In the diseases of childhood, fever begins in the liver. In a very strong, robust child, with properly functioning endocrine glands, the toxin is often completely consumed in the liver. The child does not feel sick or have pain; it just has a fever and if the liver area is carefully palpated, it can be noted that there is an elevation of temperature over that organ. In fact, if the temperature under the tongue is 105 degrees, the internal temperature of the liver may be as high as 110 degrees. But if the liver is unable to oxidize completely the poisons of disease so that some leak through into the blood stream, then, under the action of the endocrine glands, the poisons seek vicarious outlets via the mucous membranes. This may be through the upper respiratory tract, in the form of flu, sinusitis, pharyngitis, tonsillitis and possibly even pneumonia, which is a complicated kind of bronchitis. All through this process, the whole power of the liver is diverted into neutralizing the toxic wastes of disease, as evidenced by the fever.

    The liver is much too busy to be bothered with the task of the digestion of food. Great strain can be taken off that organ if no food is given. While the fire is burning, nature does not want food. That is why animals and many children refuse food when disease is present. Not only does fasting lower the temperature, relieve the distress and facilitate elimination, but it also lessens the strain on the liver and prevents serious complications, such as middle-ear disease, mastoiditis and meningitis.

    My own observations over half a century of active practice have taught me that the fast (on cracked ice, diluted fruit or vegetable juices) should be continued for twenty-four hours after the temperature has returned to normal.

    A good rule to remember is that the bowel can be cleared of toxins (by physic or enemas) in twenty-four hours; the blood in three days; the liver in five days, providing no food is eaten.

    It appears then, that fever, dreaded because misunderstood, is really nature's attempt to help. It never does harm; never is attended with serious after-effects and never should be suppressed with drugs or fed with food. I have seen many a case of flu pushed into a pneumonia because some anxious grandmother insisted upon something "to give the child strength," such as chicken broth or a thin starchy gruel, both liquids, of course, but protein and starch--just what the liver cannot handle at this point.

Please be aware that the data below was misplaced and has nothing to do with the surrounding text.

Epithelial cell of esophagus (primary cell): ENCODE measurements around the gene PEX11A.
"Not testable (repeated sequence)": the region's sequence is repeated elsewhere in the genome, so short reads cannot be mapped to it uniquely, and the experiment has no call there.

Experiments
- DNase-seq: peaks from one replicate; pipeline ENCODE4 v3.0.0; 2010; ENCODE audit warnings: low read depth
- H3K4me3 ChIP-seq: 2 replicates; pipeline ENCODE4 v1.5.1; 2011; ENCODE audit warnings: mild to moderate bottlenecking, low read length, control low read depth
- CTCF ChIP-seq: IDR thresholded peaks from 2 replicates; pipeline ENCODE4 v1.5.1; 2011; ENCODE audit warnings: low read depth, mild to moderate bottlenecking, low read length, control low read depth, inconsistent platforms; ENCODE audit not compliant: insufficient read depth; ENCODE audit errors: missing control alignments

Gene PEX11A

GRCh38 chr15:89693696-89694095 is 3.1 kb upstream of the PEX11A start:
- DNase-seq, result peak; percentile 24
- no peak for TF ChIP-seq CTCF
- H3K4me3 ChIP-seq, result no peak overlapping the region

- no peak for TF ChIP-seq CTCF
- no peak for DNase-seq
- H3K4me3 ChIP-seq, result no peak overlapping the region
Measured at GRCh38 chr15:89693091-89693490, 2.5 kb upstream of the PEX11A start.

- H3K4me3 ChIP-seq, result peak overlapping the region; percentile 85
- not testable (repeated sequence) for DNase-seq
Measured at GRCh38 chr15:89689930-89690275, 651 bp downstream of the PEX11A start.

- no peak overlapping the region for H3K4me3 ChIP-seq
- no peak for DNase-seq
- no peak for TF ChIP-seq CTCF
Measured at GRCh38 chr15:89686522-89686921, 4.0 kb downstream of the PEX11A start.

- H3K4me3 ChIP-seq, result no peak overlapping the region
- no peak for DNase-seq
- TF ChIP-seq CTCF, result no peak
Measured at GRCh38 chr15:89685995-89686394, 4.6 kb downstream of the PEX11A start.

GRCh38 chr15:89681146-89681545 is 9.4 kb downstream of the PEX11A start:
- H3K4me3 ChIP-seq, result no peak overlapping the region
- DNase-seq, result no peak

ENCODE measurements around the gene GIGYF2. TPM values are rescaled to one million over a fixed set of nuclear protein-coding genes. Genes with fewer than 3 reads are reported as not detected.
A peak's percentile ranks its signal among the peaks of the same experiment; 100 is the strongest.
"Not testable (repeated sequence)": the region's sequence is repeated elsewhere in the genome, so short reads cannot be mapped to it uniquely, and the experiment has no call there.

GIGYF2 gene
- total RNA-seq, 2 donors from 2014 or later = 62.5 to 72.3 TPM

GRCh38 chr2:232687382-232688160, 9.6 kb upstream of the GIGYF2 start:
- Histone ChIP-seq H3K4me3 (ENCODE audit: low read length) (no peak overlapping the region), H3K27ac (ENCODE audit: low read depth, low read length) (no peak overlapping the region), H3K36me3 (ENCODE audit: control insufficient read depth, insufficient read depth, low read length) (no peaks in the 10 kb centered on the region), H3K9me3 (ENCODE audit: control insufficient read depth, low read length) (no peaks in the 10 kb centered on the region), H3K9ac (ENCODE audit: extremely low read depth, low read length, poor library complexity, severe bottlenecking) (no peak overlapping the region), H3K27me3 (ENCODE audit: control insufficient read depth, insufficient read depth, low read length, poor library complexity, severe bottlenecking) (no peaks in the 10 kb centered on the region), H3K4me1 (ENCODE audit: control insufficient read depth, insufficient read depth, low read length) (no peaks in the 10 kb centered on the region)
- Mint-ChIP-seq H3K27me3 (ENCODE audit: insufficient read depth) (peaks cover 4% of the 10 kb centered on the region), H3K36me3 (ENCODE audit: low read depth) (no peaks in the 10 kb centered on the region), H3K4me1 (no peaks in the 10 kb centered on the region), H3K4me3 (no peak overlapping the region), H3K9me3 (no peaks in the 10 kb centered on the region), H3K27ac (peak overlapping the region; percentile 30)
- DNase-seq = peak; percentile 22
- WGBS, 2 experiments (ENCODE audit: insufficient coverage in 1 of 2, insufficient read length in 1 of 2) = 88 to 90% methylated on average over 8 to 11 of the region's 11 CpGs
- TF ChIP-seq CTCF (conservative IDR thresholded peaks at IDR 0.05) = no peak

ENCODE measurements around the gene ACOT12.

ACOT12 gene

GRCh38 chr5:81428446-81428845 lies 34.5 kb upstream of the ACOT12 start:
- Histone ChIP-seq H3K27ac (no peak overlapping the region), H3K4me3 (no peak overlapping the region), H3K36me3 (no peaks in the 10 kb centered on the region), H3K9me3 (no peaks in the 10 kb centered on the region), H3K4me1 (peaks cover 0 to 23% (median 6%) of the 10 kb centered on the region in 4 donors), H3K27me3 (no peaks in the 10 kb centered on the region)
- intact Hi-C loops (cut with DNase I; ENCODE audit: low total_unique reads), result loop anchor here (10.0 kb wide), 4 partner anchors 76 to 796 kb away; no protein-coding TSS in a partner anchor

The second classification of treatment of childhood diseases comes under the heading of stimulants--chemical whips which accelerate the action of the thyroid and adrenal glands. In earlier days Abraham Jacobi, considered the father of pediatrics, used as much as a pint of whiskey a day for a child suffering from an attack of pneumonia. It was his chief stimulating drug. Today the sulfas, antibiotics and steroid drugs are the popular glandular whips. And though it may be hard to believe, their aftereffects are distinctly more harmful than Jacobi's alcohol, which the body was able to burn and eliminate quickly. Stimulating an exhausted body by means of drugs is just as nonsensical as whipping a tired horse to make it work. It is far safer to rest the animal, put it in pasture (where it will feed on clean, high-vitamin food) and give it a chance to build up its strength.

    There are no miracles, no short cuts, in medicine. Nature does her work in a slow, methodical way, as a tree grows. Man's attempt to hurry the process too often ends in disaster.